Works in Literary Context
Kenyon is frequently compared to Robert Frost and Emily Dickinson, though such comparisons should be viewed as more evocative than exact. Her work is often discussed in the context of Donald Hall’s. Kenyon’s writing was influenced by her close interpersonal relationships and a variety of poets, including Anna Akhmatova, whose work she translated from Russian into English.
Kenyon’s writing contains much of what has been called ”quiet violence.” Kenyon’s violence is leashed, and is thus more alarming. In ”The Socks” one finds the wife folding her husband’s socks into ”tight dark fists,” for example. The anger expressed is a woman’s, more specifically a twentieth-century woman’s, insofar as it expresses the conflict of one who has been trained to desire security but who is also very aware of its costs, the sacrificing of individuality and sensitivity. Clearer examples of this anger might be found in a poem in which a wife inures herself to the fact that she has crushed a pet cat beneath the wheels of her car. Her response is to focus on what color to repaint the house. In another poem she uses the vacuum cleaner’s drone to block the noise of a man’s felling of the eighty-year-old oak, the branches of which menace the house.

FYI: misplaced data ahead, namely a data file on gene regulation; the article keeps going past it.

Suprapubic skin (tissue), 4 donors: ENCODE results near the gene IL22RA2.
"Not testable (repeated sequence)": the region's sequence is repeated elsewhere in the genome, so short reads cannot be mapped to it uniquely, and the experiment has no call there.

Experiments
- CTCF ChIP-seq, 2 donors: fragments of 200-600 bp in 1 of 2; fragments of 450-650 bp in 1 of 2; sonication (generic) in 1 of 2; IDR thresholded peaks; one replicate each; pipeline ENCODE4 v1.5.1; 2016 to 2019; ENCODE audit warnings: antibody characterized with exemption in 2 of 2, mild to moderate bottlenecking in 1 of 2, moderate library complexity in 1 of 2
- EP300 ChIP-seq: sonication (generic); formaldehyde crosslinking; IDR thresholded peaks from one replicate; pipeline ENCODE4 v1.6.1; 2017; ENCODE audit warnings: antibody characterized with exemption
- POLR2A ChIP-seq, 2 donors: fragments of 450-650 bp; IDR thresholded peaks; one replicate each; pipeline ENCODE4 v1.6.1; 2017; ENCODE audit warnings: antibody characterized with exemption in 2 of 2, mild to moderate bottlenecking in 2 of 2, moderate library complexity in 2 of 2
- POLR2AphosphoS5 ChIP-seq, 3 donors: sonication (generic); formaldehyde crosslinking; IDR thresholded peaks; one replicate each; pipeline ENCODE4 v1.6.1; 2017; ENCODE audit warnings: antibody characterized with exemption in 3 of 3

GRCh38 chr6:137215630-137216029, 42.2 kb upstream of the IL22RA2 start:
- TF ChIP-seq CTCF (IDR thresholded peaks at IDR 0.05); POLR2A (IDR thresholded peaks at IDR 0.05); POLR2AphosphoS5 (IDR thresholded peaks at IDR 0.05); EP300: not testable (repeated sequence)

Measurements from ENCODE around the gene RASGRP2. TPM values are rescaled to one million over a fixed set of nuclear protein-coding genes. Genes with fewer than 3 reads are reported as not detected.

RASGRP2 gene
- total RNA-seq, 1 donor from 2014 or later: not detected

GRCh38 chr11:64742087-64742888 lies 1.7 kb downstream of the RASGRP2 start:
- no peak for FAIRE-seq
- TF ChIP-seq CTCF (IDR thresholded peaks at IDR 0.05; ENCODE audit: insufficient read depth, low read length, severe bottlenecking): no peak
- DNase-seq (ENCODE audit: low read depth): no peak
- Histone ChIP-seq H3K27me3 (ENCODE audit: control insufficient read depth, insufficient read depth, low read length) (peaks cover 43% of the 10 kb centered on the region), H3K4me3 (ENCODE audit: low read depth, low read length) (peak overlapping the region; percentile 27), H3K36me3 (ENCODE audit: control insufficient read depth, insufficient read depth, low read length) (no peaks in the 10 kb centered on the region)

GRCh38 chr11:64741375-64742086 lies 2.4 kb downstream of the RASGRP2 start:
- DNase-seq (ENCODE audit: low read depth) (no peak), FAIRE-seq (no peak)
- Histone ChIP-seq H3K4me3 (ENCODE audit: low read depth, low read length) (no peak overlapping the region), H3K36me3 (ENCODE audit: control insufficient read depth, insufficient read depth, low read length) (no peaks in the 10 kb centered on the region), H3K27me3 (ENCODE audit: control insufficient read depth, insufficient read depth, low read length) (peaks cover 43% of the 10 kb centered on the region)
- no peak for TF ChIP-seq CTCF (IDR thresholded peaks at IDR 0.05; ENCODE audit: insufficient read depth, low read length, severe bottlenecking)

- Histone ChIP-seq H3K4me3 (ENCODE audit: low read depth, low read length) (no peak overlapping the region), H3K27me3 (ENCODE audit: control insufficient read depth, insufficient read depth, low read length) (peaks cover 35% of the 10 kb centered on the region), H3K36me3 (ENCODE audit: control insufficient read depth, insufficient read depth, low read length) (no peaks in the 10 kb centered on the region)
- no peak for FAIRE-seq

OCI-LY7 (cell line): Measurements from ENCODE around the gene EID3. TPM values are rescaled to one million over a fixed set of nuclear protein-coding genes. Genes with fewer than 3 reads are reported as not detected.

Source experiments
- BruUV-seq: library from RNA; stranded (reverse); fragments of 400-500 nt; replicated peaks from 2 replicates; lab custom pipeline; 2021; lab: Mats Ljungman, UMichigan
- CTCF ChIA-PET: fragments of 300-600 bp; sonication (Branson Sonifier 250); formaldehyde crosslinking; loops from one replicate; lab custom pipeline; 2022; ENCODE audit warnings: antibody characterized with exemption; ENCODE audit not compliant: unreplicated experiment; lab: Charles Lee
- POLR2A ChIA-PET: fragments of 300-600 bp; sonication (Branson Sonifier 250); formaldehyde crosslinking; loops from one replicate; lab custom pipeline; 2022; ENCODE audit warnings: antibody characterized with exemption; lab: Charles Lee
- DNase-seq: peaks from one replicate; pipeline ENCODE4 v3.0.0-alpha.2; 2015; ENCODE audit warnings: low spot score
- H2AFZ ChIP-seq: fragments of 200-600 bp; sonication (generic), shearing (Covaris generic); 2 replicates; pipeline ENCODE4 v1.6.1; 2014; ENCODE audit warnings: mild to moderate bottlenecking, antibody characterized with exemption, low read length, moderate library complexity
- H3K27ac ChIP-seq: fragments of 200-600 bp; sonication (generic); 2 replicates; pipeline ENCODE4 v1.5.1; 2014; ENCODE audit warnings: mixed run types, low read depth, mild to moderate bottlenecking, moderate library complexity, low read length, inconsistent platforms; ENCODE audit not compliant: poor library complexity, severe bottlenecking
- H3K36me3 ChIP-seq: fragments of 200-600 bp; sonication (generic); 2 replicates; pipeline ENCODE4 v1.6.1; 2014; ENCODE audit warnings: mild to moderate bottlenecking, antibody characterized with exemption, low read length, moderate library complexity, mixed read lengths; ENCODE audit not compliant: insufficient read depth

Kenyon’s work is often discussed in the context of her early death from leukemia and her struggle with depression. She is known for her simple but emotionally powerful writing.
Works in Critical Context
Reviews of Kenyon’s work were largely positive when it was first published; critics found her poetry accessible and emotionally salient. As her career progressed, however, she was sometimes criticized for not experimenting with other writing styles. But she was also praised for the consistent high quality of her work.
The Boat of Quiet Hours